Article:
|AUTHOR: Elise Gravel
ILLUSTRATOR: Elise Gravel
SERIES: Disgusting Critters
PUBLISHER: Tundra Books
PUBLICATION DATE: February 10, 2015
GENRE: nonfiction; picture book; science
GIVE IT TO: preschool, lower elementary
SUMMARY: A cute female spider tells young readers about spiders, where they live, what they eat, their eggs, and how they are beneficial to humans.
WHAT I LIKED: Another super-cute addition to the Disgusting Critters series! I love the little spider telling her story. Every fact she gives includes a funny comment from the spider, which will help the reader remember the fact better. For example, for the fact that spiders have four pairs of eyes, the spider says “I need a lot of eyeshadow!”
The facts are presented in a fun and engaging way that will appeal to young readers. Illustrations are simple and clean and compliment neutral colors with bold, bright colors like magenta and lime green. I really like the emphasis on the benefits of spiders and how spiders have more to fear from humans than we do from them. Overall, a very cute introduction to spiders that will make a great addition to any library that serves young children.
WHAT I DIDN’T LIKE: A small gripe here, but I think the word “arachnid” should appear somewhere in the book (like on pages 8-9, where the spider tells the reader she is NOT an insect).
USES FOR TEACHERS/LIBRARIANS/OTHERS:
- SCIENCE: Use to introduce spiders and how, while they may seem scary to some, they are beneficial to humans in many ways. Could use as a springboard to discuss how to safely remove a spider from your house without touching or harming it. It might also be important for students to learn how to identify common poisonous spiders in their area (we don’t want students trying to pick up a brown recluse to remove it from the house!)
- ENGLISH LANGUAGE ARTS: Pair with Cronin’s Diary of a Spider to discuss spider facts. Discussions of spiders and irrational fear of spiders is especially fun at Halloween. Could also pair with White’s Charlotte’s Web.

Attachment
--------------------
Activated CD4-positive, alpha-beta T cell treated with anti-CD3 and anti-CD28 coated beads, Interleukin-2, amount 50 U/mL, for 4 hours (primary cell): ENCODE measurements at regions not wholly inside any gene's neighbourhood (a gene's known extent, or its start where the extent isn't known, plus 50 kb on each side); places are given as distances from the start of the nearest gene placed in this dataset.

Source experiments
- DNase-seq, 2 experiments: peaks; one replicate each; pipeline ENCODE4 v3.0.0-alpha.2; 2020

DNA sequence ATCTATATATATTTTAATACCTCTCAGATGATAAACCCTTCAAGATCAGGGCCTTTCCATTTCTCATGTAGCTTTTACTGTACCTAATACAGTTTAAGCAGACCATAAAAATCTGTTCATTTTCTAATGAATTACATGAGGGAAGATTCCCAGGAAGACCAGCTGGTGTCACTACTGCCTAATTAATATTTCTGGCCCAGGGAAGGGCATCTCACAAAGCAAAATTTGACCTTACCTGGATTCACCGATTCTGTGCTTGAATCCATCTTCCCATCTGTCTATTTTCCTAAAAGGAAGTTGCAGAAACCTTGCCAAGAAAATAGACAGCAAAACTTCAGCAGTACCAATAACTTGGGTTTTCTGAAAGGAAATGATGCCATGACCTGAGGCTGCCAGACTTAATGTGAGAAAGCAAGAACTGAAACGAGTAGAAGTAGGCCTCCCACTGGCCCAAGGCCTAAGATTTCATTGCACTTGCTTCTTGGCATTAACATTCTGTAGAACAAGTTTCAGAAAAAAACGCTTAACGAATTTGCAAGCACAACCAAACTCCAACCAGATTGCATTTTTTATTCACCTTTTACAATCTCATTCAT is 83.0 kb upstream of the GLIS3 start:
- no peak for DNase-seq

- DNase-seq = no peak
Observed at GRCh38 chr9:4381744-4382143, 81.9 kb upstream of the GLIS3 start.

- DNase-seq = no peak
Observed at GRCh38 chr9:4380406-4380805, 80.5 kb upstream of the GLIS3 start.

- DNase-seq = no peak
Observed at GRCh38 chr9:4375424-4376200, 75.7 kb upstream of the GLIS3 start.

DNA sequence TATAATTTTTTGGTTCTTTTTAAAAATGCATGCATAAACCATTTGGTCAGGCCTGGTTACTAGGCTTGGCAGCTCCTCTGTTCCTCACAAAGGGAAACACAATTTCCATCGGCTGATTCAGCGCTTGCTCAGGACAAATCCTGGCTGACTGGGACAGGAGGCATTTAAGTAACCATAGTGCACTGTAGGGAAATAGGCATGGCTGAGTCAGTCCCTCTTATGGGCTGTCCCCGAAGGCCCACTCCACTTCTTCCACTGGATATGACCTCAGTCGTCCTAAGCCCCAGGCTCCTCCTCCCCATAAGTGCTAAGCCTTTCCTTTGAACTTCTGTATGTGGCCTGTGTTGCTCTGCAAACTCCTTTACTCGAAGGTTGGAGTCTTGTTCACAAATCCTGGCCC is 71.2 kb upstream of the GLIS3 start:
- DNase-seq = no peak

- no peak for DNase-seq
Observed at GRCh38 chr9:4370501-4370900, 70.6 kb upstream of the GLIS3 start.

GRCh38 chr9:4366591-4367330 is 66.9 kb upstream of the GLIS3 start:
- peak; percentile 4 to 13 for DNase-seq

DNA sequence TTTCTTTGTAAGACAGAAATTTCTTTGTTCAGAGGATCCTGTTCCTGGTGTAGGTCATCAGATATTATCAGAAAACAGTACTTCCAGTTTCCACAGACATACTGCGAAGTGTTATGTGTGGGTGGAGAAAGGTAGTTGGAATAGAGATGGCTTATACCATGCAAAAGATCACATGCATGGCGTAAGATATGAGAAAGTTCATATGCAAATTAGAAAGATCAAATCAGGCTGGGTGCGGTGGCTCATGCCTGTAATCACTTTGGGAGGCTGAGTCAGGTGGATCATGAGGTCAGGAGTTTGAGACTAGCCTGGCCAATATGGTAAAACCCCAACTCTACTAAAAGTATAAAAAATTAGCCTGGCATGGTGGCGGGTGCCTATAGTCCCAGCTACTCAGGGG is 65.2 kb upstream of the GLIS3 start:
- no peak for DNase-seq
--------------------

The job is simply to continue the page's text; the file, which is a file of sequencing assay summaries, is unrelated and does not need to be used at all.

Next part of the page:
- OTHER: March 14 is National Save A Spider Day.
THE BOTTOM LINE: Another cute, engaging addition to Gravel’s Disgusting Critters series.
STATUS IN MY LIBRARY: I am recommending the entire Disgusting Critters series to our elementary librarian. Others in the series include The Worm, The Rat, The Fly, The Slug, and Head Lice. Not sure they should be labeled as Disgusting though–spiders, slugs, and worms are incredibly beneficial to gardens, and even rats, flies, and head lice have their place in the world.
READALIKES: Diary of A Spider (Cronin); Be Nice to Spiders (Graham)
Presentation & layout: 5/5–Clean, simple, lots of white space and bright colors
Quality of information presented: 5/5–Includes great facts in a fun and engaging way. Love the focus on why spiders should be respected rather than feared.
Photos/illustrations: 5/5–Colorful, bold lines, great use of bright colors and space
Documentation of sources: no documentation of sources included in the NetGalley ARC
Front and back matter: 1/5–Since this is a short picture book (not intended for research purposes), things like an index or Table of Contents are not needed. Still, a glossary of terms like species, environment, poisonous, silk, eggs, abdomen, mimic, prey, etc. would be useful. No bibliography or “Further Reading” section is included, either.
Engrossing: 5/5–Very easy to read and understand. Children will definitely enjoy this fun introduction to spiders.
Writing: 5/5–This book will make learning about spiders fun. Love the humor!
Appeal to target audience: 5/5–Especially useful for PreK-Grade 2.
Appropriate length: 5/5–It’s just right!
CONTENT: No content concerns for even the youngest readers. Spiders in the book are never depicted as scary.
- Language: none
- Sexuality: none
- Violence: none
- Drugs/Alcohol: none
- Other: none